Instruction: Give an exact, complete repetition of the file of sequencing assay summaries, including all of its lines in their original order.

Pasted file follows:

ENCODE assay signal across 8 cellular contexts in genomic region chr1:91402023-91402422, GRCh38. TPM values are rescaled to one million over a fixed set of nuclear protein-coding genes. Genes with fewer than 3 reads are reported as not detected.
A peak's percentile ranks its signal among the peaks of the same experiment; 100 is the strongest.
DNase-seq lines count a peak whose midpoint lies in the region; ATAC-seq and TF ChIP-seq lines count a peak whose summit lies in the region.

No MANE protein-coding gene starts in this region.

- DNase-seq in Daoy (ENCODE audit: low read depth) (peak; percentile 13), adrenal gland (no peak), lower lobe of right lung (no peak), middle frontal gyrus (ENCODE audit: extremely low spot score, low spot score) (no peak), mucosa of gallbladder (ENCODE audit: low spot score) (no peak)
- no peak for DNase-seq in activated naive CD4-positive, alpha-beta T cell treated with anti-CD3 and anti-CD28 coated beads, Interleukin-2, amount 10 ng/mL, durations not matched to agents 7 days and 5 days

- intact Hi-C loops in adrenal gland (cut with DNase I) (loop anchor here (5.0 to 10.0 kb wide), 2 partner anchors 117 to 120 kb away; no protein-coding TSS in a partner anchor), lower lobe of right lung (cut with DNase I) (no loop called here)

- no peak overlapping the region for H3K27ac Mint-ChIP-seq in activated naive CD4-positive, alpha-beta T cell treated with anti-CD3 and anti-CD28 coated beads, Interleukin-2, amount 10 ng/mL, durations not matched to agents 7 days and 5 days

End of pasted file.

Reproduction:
ENCODE assay signal across 8 cellular contexts in genomic region chr1:91402023-91402422, GRCh38. TPM values are rescaled to one million over a fixed set of nuclear protein-coding genes. Genes with fewer than 3 reads are reported as not detected.
A peak's percentile ranks its signal among the peaks of the same experiment; 100 is the strongest.
DNase-seq lines count a peak whose midpoint lies in the region; ATAC-seq and TF ChIP-seq lines count a peak whose summit lies in the region.

No MANE protein-coding gene starts in this region.

- DNase-seq in Daoy (ENCODE audit: low read depth) (peak; percentile 13), adrenal gland (no peak), lower lobe of right lung (no peak), middle frontal gyrus (ENCODE audit: extremely low spot score, low spot score) (no peak), mucosa of gallbladder (ENCODE audit: low spot score) (no peak)
- no peak for DNase-seq in activated naive CD4-positive, alpha-beta T cell treated with anti-CD3 and anti-CD28 coated beads, Interleukin-2, amount 10 ng/mL, durations not matched to agents 7 days and 5 days

- intact Hi-C loops in adrenal gland (cut with DNase I) (loop anchor here (5.0 to 10.0 kb wide), 2 partner anchors 117 to 120 kb away; no protein-coding TSS in a partner anchor), lower lobe of right lung (cut with DNase I) (no loop called here)

- no peak overlapping the region for H3K27ac Mint-ChIP-seq in activated naive CD4-positive, alpha-beta T cell treated with anti-CD3 and anti-CD28 coated beads, Interleukin-2, amount 10 ng/mL, durations not matched to agents 7 days and 5 days